BlueGreen Alliance

Good Jobs, Clean Environment, Green Economy

Communications Workers of America

 "The key to creating quality, green jobs in the United States is making sure that working people have the right to form a union and bargain collectively so that they can negotiate a better workplace and a better life for their families.”

Larry Cohen, President, Communications Workers of America

 

The Communications Workers of America (CWA), the largest telecommunications union in the world, represents over 700,000 men and women in both private and public sectors, including over half a million workers who are building the Information Highway. CWA members work in telecommunications, broadcasting, cable TV, journalism, publishing, manufacturing, airlines, customer service, government service, healthcare, education and other fields.

CWA joined the BlueGreen Alliance in October of 2008, bringing its powerful voice to the effort to create secure sustainable jobs through the expansion of high-speed Internet and the revitalization the American economy through clean energy component manufacturing.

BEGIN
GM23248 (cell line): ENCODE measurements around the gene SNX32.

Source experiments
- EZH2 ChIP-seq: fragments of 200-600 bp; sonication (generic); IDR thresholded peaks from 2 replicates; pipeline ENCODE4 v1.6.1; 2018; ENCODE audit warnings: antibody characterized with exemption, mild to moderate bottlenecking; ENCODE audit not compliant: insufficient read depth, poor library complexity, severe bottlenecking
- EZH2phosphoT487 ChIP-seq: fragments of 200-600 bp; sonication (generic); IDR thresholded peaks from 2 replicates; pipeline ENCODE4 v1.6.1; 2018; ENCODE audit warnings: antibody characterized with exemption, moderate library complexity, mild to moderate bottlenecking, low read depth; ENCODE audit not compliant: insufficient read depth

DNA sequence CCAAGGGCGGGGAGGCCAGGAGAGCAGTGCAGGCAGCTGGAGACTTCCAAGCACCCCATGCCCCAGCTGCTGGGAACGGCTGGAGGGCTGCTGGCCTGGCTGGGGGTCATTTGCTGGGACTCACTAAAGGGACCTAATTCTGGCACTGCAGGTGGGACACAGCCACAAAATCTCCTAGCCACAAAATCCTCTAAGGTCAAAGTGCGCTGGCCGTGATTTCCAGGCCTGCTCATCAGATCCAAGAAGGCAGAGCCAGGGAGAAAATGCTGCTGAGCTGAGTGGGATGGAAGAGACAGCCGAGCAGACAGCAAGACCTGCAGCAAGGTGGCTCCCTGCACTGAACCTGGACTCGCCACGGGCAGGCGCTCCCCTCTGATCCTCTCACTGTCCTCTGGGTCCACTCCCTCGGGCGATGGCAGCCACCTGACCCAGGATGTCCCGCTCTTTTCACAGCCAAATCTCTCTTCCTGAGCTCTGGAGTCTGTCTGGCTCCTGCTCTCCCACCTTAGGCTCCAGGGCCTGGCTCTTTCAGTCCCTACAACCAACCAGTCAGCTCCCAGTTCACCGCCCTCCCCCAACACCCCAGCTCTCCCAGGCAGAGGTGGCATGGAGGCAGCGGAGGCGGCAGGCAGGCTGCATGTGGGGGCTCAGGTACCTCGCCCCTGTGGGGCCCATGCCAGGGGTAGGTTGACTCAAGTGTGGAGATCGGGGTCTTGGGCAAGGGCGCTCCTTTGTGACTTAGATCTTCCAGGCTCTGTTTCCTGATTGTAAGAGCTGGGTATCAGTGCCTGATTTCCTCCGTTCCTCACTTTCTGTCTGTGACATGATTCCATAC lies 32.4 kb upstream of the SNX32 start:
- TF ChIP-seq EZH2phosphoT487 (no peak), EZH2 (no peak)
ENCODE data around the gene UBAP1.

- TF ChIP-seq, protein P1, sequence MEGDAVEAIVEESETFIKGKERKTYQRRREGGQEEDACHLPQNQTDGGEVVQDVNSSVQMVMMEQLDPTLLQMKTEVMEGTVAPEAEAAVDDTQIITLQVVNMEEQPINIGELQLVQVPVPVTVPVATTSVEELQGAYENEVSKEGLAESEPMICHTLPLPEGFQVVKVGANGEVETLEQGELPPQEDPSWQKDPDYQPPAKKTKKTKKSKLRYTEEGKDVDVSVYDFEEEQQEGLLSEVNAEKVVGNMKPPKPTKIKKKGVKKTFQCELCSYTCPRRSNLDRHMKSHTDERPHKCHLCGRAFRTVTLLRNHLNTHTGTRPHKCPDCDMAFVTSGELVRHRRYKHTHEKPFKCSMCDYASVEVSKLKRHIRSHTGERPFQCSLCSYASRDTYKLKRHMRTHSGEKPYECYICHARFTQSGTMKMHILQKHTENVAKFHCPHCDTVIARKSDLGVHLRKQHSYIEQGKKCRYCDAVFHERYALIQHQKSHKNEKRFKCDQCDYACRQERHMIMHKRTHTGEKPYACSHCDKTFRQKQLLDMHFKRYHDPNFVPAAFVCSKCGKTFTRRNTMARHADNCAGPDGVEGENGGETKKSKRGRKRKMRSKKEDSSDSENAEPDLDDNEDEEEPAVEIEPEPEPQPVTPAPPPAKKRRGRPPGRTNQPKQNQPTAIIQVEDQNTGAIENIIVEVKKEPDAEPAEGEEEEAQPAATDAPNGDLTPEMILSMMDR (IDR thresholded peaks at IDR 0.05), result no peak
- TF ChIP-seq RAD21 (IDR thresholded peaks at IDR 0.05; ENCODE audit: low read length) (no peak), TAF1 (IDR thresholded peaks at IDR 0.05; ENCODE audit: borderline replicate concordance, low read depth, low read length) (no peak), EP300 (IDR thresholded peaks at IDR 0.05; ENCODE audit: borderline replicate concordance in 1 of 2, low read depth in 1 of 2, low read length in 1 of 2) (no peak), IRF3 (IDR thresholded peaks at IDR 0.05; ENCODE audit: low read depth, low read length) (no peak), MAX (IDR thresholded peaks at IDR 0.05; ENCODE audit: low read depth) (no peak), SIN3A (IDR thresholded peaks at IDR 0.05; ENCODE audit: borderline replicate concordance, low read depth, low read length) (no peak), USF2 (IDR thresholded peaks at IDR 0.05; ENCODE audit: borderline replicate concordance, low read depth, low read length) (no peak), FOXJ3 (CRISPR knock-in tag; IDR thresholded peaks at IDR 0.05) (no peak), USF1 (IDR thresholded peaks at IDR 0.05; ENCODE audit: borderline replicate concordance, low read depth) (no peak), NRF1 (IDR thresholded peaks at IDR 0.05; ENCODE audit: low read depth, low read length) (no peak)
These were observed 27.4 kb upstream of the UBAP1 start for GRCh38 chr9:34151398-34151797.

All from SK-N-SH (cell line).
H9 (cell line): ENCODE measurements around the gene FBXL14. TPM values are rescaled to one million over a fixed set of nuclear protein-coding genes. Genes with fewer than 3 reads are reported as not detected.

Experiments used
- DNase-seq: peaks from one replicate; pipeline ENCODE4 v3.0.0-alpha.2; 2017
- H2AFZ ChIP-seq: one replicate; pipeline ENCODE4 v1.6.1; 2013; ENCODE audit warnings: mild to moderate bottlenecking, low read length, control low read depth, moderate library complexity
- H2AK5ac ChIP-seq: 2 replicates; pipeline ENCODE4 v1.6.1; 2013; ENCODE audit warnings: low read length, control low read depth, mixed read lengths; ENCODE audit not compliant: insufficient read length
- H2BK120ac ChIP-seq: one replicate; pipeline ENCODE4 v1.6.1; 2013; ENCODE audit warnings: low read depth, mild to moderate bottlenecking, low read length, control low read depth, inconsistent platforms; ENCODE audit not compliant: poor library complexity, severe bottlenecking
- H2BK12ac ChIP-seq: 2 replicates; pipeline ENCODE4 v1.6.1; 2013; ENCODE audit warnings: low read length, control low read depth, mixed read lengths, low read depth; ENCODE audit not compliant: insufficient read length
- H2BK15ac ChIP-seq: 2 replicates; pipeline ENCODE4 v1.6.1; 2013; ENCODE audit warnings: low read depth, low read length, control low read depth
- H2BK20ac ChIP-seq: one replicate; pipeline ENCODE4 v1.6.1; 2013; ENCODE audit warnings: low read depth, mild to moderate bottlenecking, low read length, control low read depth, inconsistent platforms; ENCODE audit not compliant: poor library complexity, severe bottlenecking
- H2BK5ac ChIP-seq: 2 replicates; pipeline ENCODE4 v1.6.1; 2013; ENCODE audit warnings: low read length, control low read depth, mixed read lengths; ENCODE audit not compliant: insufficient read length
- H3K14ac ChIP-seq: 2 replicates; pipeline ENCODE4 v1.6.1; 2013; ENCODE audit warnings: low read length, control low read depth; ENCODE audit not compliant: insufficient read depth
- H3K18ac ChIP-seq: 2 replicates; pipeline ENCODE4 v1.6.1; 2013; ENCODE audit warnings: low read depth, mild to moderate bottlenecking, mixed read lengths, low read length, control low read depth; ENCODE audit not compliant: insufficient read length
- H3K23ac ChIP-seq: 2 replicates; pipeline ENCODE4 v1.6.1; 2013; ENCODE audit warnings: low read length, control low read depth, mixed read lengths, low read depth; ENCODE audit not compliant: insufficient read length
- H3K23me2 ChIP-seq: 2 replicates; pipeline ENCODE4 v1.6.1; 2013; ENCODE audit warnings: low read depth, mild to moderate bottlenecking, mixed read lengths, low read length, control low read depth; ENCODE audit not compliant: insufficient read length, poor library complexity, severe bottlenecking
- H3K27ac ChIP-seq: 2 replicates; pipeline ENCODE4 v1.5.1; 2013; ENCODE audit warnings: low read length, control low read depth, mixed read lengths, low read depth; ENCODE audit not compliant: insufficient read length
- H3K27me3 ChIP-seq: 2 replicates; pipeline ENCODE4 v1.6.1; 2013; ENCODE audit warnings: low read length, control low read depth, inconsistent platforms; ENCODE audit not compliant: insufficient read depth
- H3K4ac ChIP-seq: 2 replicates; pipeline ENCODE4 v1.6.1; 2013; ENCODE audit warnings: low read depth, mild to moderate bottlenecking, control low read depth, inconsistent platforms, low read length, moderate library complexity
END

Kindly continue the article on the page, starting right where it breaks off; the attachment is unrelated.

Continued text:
Making high-speed Internet affordable and widely available to all Americans has growing importance to our nation's education, healthcare, and economic development, especially in rural communities. By including universally accessible, high-speed Internet as an essential part of our energy plan, the United States can greatly reduce energy use and greenhouse gas emissions and spur economic growth by creating new environmental jobs.

In support of that effort, CWA launched Speed Matters, a campaign to make high-speed Internet available and affordable to all Americans. In 2010, the Communications Workers of America's Speed Matters project, along with the National Resources Defense Council, Sierra Club and the Blue Green Alliance, released a report, Networking the Green Economy: How Broadband & Related Technologies Can Build a Green Economic Future. 

Find out more about the BlueGreen Alliance’s work on Infrastructure and Workers' Rights.